As well, I got a good show-and-tell from Jim Dunn and Meaghan Donohue, another salty mooring technician from WHOI, about how wire is wound on a reel with respect to the winch.  On this ship, we have a Lebus winch, a double barreled winch where the barrels can be moved independently, at independent speeds, and also oriented differently from each other, or skewed, to control the spread of the loops on the reel – so they do not get tangled.  The tension is controlled by the number of loops wrapped around the two barrels.  Nominally there are six loops wrapped around the winch barrels as the mooring line and instrument are fed over the fantail into the ocean.  After one reel of wire is spooled out, the wire is tied off, and the next reel of wire is moved into place.  Instruments are put on the mooring either between the two wires, or clamped onto the wire itself.

A more traditional winch, a “normal” winch, is a TSE winch – with a single barrel.  The single barrel cannot have reels of wire fed to it, the wire tangles easily.  This means that all reels must be carefully fed onto the single barrel winch before deployment.  All segments, starting with the mooring bottom, are wrapped onto the barrel in order from bottom to top.  Then, at deployment time, the line is payed out from top to bottom.  This means that to deploy with a Lebus is generally twice as fast as deploying with a TSE. 

The two winches have one upstream difference: the wirerope or rope may be wound on the spools in opposite directions.  This winding preference is correctable at sea, but it takes a long, long time to rewind spools of wire on a 3000 meter mooring, with the wire split onto many spools.  And at sea, it is best to be prepared.  Months before leaving for sea, I notified WHOI’s Rigging Shop that these moorings would be deployed on this ship with a Lebus winch. 

Our OSNAP mooring deployments are days off.  This morning (Wednesday 06 June 2018) we went out to make sure the OSNAP mooring wire rope was wound on the spools correctly, and it was.  Thank you, WHOI Rigging Shop.  For the Lebus winch, the top of the wire is on the outside of the spool, and the opposite holds true for the TWE winch.    If there are no instruments clamped to a wire segment, this wrap direction is inconsequential.  But if the wire segment is ‘marked’, which means an instrument like a microcat will be attached with clamps to the wire, rather than being deployed in-line, the wirerope is taped at the correct depth where the instrument will be attached on the mooring.  For this reason, marked reels need to be wound properly with respect to the winch used.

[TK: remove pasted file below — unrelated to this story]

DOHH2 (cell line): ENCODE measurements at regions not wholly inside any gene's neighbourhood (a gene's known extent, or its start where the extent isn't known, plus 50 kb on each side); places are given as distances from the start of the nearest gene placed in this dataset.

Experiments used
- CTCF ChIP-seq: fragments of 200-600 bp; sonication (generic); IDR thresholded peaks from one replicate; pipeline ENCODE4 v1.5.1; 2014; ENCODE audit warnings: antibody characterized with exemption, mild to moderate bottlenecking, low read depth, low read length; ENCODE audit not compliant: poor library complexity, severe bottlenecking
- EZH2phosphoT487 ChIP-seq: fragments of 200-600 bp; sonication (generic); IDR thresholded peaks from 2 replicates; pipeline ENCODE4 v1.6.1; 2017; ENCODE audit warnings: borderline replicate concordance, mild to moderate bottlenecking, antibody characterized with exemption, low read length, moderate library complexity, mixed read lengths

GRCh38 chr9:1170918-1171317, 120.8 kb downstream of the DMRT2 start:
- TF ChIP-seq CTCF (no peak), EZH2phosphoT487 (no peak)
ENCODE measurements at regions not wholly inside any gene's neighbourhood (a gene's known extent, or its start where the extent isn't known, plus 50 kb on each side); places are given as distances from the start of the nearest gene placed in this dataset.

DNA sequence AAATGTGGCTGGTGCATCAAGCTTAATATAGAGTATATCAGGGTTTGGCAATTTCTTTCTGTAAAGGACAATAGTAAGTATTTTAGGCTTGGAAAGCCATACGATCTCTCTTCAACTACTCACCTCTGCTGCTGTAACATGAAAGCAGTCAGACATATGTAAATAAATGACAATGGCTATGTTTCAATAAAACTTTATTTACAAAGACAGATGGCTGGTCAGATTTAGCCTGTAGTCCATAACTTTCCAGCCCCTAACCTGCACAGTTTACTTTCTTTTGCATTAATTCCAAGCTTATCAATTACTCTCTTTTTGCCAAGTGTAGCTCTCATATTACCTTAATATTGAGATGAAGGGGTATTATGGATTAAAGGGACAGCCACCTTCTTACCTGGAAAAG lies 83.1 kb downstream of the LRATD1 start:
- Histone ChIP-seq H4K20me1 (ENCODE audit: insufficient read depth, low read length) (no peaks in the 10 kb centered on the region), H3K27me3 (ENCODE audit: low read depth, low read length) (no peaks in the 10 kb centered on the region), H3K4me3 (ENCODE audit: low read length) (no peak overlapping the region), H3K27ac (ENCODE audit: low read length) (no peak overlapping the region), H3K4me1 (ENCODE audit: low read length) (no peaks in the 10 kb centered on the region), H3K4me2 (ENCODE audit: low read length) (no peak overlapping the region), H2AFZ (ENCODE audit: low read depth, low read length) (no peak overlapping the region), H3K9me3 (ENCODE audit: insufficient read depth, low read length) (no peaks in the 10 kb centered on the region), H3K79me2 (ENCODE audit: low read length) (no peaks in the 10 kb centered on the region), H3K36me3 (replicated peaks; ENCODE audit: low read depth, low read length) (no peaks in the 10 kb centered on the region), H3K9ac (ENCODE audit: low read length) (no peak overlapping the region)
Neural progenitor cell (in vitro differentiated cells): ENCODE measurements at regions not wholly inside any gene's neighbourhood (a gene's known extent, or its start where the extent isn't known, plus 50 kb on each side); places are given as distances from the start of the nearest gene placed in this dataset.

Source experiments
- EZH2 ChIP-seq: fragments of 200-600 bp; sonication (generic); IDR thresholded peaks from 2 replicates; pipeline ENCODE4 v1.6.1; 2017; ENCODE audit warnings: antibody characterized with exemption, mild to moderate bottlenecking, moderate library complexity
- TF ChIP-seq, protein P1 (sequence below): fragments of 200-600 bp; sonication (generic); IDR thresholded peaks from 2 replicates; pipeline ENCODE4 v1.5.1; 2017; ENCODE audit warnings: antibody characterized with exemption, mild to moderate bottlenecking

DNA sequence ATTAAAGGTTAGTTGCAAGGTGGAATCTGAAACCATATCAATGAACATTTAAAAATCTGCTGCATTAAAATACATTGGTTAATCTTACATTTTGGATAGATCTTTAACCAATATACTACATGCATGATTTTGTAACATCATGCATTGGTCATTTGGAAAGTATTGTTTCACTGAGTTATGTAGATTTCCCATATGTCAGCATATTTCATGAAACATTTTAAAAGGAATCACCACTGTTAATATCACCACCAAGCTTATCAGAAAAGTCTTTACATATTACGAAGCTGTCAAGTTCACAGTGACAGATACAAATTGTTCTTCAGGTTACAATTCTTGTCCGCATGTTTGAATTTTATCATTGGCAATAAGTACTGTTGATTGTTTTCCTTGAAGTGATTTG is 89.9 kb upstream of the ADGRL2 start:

Jim also told me that moorings are deployed anchor first in ice-covered water.  Which I did not know and had never thought about.  You can’t steam into anchor-over position dragging a mooring cable through the ice, like you do with a mooring deployment in open water.  So in ice-covered water, the desired anchor position is where the mooring deployment starts.  Which means the exact opposite holds true for the winch type and wire wrapping relationship if you have an ice-deployed mooring.

What amazes me is that the same attention to detail needs to be paid to nearly every system set or tasks performed on a research cruise.  I think it will be great sailing with this new group of folks. 

Photo of the back deck of the RV Armstrong, where the Lebus winch is mounted. People on deck are working to deploy a mooring.

The Lebus winch in action, its two barrels slightly skewed. Meaghan and Jim are at the center of the action, along with ‘deck boss’ John Kemp.

 

Photo of a wooden spool with wire wrapped around it that has no top or bottom orientation.

An unmarked reel – terminations are only labeled with shot length and the spool does not include ‘MARKED’ on the labelling.

 

Photo of a wooden spool on the back deck of the ship, with a portion of the mooring cable wrapped around it.

A marked spool. The cable termination is labeled ‘top’ and the spool is labelled ‘marked’.